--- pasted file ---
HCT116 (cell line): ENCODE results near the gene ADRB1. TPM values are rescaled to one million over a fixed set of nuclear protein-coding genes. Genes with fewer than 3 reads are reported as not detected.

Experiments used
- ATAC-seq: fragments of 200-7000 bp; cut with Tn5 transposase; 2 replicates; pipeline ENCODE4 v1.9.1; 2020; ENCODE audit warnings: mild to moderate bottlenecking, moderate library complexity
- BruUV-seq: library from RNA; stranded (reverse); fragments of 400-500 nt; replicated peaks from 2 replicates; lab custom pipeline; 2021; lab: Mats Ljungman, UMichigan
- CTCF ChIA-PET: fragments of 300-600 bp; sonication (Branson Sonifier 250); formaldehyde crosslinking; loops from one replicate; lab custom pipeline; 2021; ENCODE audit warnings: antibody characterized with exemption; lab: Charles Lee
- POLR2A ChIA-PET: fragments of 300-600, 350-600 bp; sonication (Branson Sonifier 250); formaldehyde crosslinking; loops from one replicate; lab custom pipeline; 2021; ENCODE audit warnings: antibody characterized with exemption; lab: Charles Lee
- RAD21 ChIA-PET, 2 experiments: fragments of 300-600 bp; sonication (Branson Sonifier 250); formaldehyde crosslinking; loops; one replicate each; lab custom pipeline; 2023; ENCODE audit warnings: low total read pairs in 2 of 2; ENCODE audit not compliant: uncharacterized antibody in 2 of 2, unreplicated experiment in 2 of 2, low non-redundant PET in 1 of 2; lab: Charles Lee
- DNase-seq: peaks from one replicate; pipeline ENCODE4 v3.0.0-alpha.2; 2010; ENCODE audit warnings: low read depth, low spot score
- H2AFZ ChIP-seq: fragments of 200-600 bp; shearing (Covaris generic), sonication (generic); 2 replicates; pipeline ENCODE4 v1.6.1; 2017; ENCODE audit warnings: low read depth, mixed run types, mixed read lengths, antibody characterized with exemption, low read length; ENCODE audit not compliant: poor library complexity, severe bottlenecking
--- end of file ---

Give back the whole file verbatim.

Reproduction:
HCT116 (cell line): ENCODE results near the gene ADRB1. TPM values are rescaled to one million over a fixed set of nuclear protein-coding genes. Genes with fewer than 3 reads are reported as not detected.

Experiments used
- ATAC-seq: fragments of 200-7000 bp; cut with Tn5 transposase; 2 replicates; pipeline ENCODE4 v1.9.1; 2020; ENCODE audit warnings: mild to moderate bottlenecking, moderate library complexity
- BruUV-seq: library from RNA; stranded (reverse); fragments of 400-500 nt; replicated peaks from 2 replicates; lab custom pipeline; 2021; lab: Mats Ljungman, UMichigan
- CTCF ChIA-PET: fragments of 300-600 bp; sonication (Branson Sonifier 250); formaldehyde crosslinking; loops from one replicate; lab custom pipeline; 2021; ENCODE audit warnings: antibody characterized with exemption; lab: Charles Lee
- POLR2A ChIA-PET: fragments of 300-600, 350-600 bp; sonication (Branson Sonifier 250); formaldehyde crosslinking; loops from one replicate; lab custom pipeline; 2021; ENCODE audit warnings: antibody characterized with exemption; lab: Charles Lee
- RAD21 ChIA-PET, 2 experiments: fragments of 300-600 bp; sonication (Branson Sonifier 250); formaldehyde crosslinking; loops; one replicate each; lab custom pipeline; 2023; ENCODE audit warnings: low total read pairs in 2 of 2; ENCODE audit not compliant: uncharacterized antibody in 2 of 2, unreplicated experiment in 2 of 2, low non-redundant PET in 1 of 2; lab: Charles Lee
- DNase-seq: peaks from one replicate; pipeline ENCODE4 v3.0.0-alpha.2; 2010; ENCODE audit warnings: low read depth, low spot score
- H2AFZ ChIP-seq: fragments of 200-600 bp; shearing (Covaris generic), sonication (generic); 2 replicates; pipeline ENCODE4 v1.6.1; 2017; ENCODE audit warnings: low read depth, mixed run types, mixed read lengths, antibody characterized with exemption, low read length; ENCODE audit not compliant: poor library complexity, severe bottlenecking